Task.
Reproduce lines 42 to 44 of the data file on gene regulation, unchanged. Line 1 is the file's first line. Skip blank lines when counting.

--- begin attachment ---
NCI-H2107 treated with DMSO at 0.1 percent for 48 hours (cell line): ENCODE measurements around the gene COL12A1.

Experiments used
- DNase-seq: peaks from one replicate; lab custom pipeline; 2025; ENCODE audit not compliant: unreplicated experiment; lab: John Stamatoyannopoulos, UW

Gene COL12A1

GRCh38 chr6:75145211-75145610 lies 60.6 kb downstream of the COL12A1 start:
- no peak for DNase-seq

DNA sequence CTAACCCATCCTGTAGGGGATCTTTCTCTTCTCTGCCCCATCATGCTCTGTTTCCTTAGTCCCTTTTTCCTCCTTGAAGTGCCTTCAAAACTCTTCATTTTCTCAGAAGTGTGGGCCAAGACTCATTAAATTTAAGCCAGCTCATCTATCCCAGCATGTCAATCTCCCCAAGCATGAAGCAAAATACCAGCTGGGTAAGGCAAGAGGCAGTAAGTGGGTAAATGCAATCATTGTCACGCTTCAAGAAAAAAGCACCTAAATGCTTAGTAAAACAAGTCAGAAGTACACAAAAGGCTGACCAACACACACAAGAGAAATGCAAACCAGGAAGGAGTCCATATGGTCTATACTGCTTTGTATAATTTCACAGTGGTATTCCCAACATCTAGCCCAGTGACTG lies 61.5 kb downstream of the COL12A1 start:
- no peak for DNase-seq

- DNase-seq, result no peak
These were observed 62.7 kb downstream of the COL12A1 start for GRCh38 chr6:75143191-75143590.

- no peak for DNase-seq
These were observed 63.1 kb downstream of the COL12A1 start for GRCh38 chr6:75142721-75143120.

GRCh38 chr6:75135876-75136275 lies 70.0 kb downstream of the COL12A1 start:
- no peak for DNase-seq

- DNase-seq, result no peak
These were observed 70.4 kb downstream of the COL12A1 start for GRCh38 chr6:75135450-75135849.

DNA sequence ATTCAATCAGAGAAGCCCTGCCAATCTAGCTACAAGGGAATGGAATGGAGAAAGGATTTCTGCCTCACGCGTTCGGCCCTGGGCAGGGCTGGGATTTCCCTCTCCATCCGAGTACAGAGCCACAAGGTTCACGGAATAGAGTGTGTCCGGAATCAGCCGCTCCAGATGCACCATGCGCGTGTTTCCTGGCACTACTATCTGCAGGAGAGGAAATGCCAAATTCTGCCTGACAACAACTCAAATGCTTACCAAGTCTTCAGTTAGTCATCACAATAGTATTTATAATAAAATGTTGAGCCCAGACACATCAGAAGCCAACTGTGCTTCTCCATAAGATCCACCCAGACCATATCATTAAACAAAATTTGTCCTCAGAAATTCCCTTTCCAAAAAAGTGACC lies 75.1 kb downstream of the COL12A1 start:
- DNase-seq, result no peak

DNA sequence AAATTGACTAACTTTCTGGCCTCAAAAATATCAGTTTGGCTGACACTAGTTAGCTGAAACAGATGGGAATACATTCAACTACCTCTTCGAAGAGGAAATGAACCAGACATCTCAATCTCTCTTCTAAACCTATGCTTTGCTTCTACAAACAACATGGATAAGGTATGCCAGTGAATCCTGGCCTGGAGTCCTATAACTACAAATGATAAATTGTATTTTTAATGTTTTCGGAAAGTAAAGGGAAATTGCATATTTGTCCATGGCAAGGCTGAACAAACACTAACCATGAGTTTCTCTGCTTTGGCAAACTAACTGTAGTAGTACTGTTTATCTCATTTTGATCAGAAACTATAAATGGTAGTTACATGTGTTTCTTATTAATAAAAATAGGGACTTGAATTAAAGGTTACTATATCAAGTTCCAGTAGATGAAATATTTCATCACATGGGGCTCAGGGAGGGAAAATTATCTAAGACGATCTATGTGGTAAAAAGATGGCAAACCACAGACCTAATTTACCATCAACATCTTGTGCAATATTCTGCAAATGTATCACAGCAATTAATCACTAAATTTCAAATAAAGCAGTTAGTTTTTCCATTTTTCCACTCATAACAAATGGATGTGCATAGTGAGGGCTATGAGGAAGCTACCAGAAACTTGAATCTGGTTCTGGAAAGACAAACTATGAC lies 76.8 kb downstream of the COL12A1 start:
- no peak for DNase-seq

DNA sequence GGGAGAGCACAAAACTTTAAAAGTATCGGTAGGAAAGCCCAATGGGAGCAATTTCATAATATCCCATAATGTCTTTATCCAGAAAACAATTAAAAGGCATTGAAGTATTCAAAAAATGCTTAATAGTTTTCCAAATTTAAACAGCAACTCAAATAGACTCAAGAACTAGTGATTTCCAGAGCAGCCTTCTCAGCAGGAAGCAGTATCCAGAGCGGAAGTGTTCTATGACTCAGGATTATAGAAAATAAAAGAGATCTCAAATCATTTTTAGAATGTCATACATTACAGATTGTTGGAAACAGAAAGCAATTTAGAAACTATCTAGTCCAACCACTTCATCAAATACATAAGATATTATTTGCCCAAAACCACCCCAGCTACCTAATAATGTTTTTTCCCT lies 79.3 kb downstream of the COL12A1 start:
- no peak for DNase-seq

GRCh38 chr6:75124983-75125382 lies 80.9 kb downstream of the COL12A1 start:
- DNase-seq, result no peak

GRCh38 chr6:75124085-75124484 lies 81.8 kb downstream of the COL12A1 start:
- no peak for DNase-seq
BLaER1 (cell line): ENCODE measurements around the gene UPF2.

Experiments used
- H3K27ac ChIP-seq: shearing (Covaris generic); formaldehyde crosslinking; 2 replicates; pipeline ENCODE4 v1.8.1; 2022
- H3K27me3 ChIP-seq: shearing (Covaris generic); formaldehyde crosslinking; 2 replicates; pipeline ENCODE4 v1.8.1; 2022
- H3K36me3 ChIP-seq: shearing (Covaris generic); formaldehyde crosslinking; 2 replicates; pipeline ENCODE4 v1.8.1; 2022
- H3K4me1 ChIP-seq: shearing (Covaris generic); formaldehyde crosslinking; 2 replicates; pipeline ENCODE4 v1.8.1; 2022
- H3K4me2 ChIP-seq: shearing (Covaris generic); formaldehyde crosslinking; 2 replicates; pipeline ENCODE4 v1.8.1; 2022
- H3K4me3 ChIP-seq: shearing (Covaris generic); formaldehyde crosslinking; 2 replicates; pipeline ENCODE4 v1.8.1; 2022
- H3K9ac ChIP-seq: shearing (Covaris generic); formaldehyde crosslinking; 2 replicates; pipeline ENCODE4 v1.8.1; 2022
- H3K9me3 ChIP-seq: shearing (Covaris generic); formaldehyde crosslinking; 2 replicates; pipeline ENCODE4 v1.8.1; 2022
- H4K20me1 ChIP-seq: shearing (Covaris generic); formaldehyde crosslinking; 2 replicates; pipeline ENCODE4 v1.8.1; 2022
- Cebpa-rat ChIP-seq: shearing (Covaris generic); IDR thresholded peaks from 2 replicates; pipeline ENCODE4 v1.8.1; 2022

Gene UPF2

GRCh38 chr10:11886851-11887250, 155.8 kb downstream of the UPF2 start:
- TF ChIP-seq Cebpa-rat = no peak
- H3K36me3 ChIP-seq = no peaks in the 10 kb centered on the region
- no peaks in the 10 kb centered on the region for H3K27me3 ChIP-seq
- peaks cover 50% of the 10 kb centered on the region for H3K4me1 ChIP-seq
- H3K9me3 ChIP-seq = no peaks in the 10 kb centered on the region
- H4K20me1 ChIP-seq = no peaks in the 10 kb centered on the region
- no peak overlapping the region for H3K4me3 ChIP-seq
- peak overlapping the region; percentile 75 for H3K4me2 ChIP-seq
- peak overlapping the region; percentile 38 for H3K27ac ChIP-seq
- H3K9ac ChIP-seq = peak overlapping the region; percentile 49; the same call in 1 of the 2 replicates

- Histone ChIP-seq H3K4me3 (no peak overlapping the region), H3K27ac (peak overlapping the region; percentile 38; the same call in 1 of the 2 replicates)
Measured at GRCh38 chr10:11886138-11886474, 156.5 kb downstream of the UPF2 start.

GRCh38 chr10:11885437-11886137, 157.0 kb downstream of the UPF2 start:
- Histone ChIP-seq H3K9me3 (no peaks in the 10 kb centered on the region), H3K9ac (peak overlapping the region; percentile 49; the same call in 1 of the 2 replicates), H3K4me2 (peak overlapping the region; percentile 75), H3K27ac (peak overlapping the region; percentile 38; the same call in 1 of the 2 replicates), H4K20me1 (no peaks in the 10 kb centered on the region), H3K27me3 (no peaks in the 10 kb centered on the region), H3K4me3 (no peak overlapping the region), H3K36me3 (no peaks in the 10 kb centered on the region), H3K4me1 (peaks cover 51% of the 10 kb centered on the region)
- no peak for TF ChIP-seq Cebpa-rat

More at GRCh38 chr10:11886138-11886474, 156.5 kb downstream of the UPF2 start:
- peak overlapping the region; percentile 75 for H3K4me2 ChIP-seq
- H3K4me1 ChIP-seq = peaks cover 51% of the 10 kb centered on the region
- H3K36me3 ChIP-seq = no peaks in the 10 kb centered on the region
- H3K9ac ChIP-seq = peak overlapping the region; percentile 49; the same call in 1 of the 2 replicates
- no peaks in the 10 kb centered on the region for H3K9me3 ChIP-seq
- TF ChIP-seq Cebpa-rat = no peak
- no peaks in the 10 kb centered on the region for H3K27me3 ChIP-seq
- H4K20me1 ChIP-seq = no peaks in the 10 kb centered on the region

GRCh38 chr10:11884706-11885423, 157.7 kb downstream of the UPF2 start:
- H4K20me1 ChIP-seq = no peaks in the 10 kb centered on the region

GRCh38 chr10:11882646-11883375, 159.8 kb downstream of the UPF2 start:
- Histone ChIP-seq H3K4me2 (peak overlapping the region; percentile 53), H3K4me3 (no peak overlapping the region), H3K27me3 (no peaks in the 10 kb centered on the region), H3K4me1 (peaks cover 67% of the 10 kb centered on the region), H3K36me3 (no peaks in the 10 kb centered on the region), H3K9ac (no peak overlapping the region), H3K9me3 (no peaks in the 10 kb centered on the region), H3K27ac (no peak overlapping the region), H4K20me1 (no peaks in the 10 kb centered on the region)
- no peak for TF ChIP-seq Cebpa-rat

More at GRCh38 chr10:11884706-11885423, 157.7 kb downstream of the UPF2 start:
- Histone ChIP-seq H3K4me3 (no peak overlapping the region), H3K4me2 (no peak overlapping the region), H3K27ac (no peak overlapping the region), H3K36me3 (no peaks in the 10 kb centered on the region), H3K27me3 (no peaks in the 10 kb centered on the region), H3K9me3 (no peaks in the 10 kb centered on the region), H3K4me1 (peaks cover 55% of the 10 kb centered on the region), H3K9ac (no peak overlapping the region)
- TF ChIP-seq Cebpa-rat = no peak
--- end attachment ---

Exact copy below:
- H3K36me3 ChIP-seq = no peaks in the 10 kb centered on the region
- no peaks in the 10 kb centered on the region for H3K27me3 ChIP-seq
- peaks cover 50% of the 10 kb centered on the region for H3K4me1 ChIP-seq